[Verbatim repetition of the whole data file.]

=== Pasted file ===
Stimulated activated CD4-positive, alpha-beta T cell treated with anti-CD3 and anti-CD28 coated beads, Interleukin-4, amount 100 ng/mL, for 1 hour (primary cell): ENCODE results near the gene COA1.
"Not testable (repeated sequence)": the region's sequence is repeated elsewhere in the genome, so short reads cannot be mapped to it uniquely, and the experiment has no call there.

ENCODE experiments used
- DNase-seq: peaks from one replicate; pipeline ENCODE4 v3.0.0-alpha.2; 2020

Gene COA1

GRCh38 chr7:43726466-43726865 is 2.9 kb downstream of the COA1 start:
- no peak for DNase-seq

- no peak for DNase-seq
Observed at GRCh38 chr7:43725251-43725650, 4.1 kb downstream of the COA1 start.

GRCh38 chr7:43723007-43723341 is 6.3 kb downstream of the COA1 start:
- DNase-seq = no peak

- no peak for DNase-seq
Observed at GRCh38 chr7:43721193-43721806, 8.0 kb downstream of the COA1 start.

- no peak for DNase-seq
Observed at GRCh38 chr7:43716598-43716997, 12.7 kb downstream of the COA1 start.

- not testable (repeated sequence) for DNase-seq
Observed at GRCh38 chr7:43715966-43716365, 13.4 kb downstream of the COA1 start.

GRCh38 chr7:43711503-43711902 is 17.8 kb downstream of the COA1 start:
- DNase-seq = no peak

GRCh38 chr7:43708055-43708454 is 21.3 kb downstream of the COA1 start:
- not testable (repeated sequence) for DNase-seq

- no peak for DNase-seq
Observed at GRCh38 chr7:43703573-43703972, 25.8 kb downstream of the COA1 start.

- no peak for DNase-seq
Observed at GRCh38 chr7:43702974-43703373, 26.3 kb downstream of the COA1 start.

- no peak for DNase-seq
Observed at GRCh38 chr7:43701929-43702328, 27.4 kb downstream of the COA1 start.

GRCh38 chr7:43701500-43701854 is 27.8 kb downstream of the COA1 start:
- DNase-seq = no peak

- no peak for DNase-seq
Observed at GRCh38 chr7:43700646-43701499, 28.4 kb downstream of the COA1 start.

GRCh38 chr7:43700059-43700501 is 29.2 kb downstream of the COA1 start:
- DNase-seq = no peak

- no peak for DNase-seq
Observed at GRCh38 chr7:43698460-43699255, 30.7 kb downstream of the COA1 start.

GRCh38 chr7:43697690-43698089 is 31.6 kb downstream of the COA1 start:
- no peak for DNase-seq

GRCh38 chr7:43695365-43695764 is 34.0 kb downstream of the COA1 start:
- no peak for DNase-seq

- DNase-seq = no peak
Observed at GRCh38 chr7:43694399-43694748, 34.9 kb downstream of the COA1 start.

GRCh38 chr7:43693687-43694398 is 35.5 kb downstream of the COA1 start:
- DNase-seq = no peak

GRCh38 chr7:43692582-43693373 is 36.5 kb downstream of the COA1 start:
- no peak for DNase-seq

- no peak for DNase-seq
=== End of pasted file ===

Stimulated activated CD4-positive, alpha-beta T cell treated with anti-CD3 and anti-CD28 coated beads, Interleukin-4, amount 100 ng/mL, for 1 hour (primary cell): ENCODE results near the gene COA1.
"Not testable (repeated sequence)": the region's sequence is repeated elsewhere in the genome, so short reads cannot be mapped to it uniquely, and the experiment has no call there.

ENCODE experiments used
- DNase-seq: peaks from one replicate; pipeline ENCODE4 v3.0.0-alpha.2; 2020

Gene COA1

GRCh38 chr7:43726466-43726865 is 2.9 kb downstream of the COA1 start:
- no peak for DNase-seq

- no peak for DNase-seq
Observed at GRCh38 chr7:43725251-43725650, 4.1 kb downstream of the COA1 start.

GRCh38 chr7:43723007-43723341 is 6.3 kb downstream of the COA1 start:
- DNase-seq = no peak

- no peak for DNase-seq
Observed at GRCh38 chr7:43721193-43721806, 8.0 kb downstream of the COA1 start.

- no peak for DNase-seq
Observed at GRCh38 chr7:43716598-43716997, 12.7 kb downstream of the COA1 start.

- not testable (repeated sequence) for DNase-seq
Observed at GRCh38 chr7:43715966-43716365, 13.4 kb downstream of the COA1 start.

GRCh38 chr7:43711503-43711902 is 17.8 kb downstream of the COA1 start:
- DNase-seq = no peak

GRCh38 chr7:43708055-43708454 is 21.3 kb downstream of the COA1 start:
- not testable (repeated sequence) for DNase-seq

- no peak for DNase-seq
Observed at GRCh38 chr7:43703573-43703972, 25.8 kb downstream of the COA1 start.

- no peak for DNase-seq
Observed at GRCh38 chr7:43702974-43703373, 26.3 kb downstream of the COA1 start.

- no peak for DNase-seq
Observed at GRCh38 chr7:43701929-43702328, 27.4 kb downstream of the COA1 start.

GRCh38 chr7:43701500-43701854 is 27.8 kb downstream of the COA1 start:
- DNase-seq = no peak

- no peak for DNase-seq
Observed at GRCh38 chr7:43700646-43701499, 28.4 kb downstream of the COA1 start.

GRCh38 chr7:43700059-43700501 is 29.2 kb downstream of the COA1 start:
- DNase-seq = no peak

- no peak for DNase-seq
Observed at GRCh38 chr7:43698460-43699255, 30.7 kb downstream of the COA1 start.

GRCh38 chr7:43697690-43698089 is 31.6 kb downstream of the COA1 start:
- no peak for DNase-seq

GRCh38 chr7:43695365-43695764 is 34.0 kb downstream of the COA1 start:
- no peak for DNase-seq

- DNase-seq = no peak
Observed at GRCh38 chr7:43694399-43694748, 34.9 kb downstream of the COA1 start.

GRCh38 chr7:43693687-43694398 is 35.5 kb downstream of the COA1 start:
- DNase-seq = no peak

GRCh38 chr7:43692582-43693373 is 36.5 kb downstream of the COA1 start:
- no peak for DNase-seq

- no peak for DNase-seq